First, advocates focused on the economic benefits delivered by the industry.
Solar installers slashed more than 2,600 jobs in the wake of the PUC's decision, as residential solar installations ground to a halt. Campaigners in Carson City made job creation a central plank in their campaign to restore net metering. The push showed in the final legislative tally (the bill passed unanimously in the state Senate and with two votes against it in the General Assembly). It was also evident in Sandoval's remarks yesterday.
Having a governor who is inclined to advocate for renewables helped. Sandoval expressed displeasure with the PUC's ruling against net metering at the time. But his focus on jobs was telling. In his remarks, the governor cited the economic boost of major solar installers returning to the state, saying, “This is hundreds, if not thousands, of jobs.”
Second, solar advocates focused on consumer choice.
They stressed that homeowners should be presented with the opportunity to go solar. Consumers, they argued, should be free to choose an option that can help reduce their monthly electric bills.
Finally, promoting a local resource to create jobs resonated with lawmakers, said Assemblyman Chris Brooks, a Democrat who once owned a rooftop solar firm and spearheaded the clean energy push in Carson City. Solar is that local resource. Nevada lacks a coal, oil or natural gas industry.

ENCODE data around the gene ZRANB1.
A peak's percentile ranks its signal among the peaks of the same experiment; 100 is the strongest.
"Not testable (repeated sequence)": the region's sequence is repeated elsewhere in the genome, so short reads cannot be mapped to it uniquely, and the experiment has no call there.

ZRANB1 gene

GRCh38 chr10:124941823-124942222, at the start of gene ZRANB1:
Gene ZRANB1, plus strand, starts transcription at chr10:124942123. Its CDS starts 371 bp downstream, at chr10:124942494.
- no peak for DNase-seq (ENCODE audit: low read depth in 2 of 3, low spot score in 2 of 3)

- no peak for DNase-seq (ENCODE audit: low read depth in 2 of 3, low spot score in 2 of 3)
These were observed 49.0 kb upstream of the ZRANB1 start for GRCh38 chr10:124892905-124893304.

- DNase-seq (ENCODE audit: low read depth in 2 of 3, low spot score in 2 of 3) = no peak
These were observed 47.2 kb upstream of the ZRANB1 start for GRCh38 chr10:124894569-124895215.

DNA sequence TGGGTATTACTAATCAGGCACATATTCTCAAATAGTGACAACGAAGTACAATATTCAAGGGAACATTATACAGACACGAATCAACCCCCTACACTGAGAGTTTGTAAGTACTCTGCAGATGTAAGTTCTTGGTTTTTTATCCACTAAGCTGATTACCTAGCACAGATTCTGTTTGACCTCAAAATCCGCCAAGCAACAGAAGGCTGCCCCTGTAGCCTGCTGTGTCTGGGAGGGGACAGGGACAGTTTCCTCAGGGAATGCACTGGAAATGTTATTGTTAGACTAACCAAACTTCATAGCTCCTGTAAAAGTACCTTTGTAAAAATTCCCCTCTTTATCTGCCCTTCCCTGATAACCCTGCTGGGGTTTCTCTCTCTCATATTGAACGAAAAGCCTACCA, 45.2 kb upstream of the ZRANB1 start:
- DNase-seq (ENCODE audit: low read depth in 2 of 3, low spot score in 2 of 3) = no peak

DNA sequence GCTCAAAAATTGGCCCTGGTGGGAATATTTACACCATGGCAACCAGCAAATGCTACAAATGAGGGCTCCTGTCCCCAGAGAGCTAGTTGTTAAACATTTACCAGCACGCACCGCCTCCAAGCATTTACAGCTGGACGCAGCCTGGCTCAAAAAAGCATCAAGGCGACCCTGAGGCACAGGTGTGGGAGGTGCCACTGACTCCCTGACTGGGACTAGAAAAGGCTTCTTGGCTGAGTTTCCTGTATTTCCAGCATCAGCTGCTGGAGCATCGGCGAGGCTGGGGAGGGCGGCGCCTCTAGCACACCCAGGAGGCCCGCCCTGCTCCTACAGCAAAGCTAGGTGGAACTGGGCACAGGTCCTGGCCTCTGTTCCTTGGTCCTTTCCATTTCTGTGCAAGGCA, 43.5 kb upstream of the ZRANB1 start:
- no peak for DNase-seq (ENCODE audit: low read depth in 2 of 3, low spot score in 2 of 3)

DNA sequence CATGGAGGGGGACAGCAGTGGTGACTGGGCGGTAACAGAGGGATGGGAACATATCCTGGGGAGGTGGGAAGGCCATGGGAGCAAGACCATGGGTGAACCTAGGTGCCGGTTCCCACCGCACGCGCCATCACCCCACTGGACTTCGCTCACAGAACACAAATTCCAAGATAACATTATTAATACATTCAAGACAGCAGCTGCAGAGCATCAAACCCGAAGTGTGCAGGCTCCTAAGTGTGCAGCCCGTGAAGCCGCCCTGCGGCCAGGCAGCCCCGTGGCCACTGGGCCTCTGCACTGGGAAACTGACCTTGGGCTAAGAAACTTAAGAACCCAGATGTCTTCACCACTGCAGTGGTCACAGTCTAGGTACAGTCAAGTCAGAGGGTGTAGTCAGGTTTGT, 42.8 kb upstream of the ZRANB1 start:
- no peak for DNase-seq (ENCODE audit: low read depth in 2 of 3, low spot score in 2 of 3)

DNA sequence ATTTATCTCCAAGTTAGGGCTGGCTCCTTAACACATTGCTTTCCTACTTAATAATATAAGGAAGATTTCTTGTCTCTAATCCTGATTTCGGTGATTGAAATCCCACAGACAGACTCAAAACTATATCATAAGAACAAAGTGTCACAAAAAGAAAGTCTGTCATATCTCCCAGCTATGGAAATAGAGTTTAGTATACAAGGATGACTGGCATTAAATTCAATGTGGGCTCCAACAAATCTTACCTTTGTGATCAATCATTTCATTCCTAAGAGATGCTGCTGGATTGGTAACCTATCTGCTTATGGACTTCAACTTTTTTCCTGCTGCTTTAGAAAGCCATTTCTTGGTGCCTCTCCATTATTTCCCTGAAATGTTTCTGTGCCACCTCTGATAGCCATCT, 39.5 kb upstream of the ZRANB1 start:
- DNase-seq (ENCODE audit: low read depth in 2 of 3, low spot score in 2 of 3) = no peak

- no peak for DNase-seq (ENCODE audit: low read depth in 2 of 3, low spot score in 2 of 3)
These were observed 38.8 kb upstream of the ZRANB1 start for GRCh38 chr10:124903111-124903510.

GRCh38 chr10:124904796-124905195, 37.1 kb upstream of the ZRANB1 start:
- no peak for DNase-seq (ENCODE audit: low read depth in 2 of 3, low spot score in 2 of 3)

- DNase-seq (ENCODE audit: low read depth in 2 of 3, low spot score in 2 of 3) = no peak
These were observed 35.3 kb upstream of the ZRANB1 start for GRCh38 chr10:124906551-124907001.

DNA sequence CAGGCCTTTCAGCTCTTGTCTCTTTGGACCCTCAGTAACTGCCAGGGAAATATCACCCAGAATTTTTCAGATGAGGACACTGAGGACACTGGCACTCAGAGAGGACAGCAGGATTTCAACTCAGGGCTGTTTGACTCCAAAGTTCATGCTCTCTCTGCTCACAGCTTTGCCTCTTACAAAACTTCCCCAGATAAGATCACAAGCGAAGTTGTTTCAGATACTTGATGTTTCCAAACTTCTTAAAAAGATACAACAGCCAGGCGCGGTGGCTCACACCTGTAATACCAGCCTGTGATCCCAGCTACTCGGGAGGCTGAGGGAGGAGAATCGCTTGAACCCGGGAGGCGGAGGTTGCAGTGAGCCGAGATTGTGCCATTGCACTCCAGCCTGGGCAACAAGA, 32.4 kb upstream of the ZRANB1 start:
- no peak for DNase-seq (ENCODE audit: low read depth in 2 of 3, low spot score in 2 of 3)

“A lot of folks would say, and you would be surprised, 'Las Vegas has so much sun; why aren't we putting solar on every roof in Nevada?'” Brooks said. “People across the state, from many different demographics, many different socio-economic situations, all said, 'Why don't we use more solar?'”
The final bill establishes a gradually declining reimbursement rate for solar owners as more homeowners install panels. Consumers in the first 80 megawatts of newly installed capacity will receive 95 percent of the retail rate of electricity for surplus power sent back to the grid.
That rate will fall with every additional 80 MW of residential solar installed, eventually settling at a rate of 75 percent. The bill also contains provisions guaranteeing consumers' right to energy storage, along with measures addressing workplace safety and consumer protection.